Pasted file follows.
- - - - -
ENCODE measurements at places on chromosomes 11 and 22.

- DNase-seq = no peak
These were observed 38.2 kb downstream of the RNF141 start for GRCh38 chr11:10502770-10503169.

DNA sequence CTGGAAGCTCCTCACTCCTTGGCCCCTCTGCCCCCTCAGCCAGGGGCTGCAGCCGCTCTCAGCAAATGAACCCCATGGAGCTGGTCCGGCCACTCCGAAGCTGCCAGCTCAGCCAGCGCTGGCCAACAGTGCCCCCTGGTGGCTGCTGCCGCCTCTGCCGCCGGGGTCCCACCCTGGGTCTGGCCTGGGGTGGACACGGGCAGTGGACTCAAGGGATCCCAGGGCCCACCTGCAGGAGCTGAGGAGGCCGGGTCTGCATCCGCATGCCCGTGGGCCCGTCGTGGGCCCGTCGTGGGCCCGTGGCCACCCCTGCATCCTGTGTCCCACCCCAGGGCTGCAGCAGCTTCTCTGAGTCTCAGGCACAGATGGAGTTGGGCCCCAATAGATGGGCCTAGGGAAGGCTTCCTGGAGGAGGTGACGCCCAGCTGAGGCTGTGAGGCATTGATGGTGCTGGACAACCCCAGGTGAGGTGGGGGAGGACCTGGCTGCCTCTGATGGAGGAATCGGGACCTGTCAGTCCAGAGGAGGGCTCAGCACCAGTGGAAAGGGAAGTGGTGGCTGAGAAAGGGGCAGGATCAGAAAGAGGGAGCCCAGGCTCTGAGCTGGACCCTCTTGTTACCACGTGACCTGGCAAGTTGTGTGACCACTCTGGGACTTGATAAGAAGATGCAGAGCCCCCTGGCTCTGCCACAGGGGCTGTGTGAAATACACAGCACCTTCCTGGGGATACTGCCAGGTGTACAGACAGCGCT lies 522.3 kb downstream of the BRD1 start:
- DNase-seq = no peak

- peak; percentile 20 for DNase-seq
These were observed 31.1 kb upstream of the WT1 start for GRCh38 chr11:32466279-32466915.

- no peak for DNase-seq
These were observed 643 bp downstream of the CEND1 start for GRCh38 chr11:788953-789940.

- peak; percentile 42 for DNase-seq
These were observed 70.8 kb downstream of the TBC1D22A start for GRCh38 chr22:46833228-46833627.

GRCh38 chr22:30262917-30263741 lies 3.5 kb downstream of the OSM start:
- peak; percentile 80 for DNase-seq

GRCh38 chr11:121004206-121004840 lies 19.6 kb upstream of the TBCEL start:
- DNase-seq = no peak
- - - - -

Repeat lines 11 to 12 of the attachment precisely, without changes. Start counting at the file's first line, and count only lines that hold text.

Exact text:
These were observed 70.8 kb downstream of the TBC1D22A start for GRCh38 chr22:46833228-46833627.

GRCh38 chr22:30262917-30263741 lies 3.5 kb downstream of the OSM start: